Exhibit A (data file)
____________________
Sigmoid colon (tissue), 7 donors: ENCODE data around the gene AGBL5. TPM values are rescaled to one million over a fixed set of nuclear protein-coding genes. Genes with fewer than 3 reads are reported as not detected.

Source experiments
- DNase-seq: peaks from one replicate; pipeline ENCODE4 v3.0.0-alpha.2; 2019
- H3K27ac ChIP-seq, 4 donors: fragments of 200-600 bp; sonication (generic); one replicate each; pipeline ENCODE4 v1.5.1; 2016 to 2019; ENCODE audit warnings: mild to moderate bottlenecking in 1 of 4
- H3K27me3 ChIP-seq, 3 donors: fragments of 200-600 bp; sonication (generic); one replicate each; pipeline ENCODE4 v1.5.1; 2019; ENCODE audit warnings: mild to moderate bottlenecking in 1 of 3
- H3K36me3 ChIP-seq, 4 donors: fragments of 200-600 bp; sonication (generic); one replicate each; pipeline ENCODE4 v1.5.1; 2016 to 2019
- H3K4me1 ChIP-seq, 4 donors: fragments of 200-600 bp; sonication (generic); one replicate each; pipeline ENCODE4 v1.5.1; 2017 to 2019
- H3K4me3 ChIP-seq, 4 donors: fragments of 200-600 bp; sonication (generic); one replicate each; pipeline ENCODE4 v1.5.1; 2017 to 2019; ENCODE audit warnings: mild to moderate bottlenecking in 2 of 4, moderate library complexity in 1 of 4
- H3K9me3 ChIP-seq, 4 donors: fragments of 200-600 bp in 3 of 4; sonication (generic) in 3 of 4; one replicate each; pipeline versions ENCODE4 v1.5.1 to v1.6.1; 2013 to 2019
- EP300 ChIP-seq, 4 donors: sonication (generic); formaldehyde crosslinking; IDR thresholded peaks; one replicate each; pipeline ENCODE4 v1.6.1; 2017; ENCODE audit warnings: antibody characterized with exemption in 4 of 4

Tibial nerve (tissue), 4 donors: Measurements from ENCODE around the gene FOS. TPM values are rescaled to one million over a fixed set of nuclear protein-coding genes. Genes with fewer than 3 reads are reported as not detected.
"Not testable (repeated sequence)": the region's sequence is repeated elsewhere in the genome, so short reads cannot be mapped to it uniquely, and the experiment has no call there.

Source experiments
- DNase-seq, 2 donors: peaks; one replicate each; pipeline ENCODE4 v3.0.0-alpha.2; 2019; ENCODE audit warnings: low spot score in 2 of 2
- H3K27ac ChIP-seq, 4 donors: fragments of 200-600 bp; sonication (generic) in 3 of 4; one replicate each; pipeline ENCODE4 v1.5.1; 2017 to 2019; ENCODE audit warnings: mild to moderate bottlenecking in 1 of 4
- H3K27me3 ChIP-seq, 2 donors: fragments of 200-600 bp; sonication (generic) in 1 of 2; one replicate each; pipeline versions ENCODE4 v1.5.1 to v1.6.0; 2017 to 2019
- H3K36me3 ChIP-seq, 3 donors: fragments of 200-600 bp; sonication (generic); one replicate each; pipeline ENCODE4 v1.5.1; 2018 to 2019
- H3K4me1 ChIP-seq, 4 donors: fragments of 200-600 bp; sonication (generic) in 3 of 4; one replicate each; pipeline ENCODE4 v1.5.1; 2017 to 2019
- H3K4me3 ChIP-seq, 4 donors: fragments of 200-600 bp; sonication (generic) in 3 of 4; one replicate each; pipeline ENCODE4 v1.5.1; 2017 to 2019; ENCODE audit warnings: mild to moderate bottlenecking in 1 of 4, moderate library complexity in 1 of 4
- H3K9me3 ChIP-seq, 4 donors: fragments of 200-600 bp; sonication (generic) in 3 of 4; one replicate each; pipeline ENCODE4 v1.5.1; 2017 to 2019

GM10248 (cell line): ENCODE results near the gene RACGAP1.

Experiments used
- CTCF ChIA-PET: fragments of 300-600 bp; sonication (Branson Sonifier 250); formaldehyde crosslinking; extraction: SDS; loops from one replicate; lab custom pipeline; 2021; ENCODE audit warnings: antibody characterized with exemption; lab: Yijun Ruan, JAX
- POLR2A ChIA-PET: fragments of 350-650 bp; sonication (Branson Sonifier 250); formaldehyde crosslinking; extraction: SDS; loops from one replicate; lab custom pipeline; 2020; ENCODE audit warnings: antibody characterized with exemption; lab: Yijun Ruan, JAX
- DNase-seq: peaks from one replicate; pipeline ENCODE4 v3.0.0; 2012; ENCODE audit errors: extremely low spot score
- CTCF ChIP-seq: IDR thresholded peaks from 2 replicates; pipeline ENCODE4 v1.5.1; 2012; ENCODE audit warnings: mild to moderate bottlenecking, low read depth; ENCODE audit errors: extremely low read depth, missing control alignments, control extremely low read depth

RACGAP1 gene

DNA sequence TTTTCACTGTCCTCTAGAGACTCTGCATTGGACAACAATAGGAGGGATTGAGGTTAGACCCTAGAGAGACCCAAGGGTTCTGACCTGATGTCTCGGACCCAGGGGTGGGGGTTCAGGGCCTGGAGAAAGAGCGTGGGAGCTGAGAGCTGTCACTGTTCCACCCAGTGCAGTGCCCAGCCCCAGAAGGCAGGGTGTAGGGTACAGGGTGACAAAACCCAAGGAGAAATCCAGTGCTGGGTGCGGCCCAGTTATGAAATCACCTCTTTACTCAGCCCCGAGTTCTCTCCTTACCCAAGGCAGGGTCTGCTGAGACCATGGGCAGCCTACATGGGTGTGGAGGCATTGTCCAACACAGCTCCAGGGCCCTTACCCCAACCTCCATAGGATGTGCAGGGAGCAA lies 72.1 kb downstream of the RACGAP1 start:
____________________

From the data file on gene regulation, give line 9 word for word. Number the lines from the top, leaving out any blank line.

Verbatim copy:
- H3K9me3 ChIP-seq, 4 donors: fragments of 200-600 bp in 3 of 4; sonication (generic) in 3 of 4; one replicate each; pipeline versions ENCODE4 v1.5.1 to v1.6.1; 2013 to 2019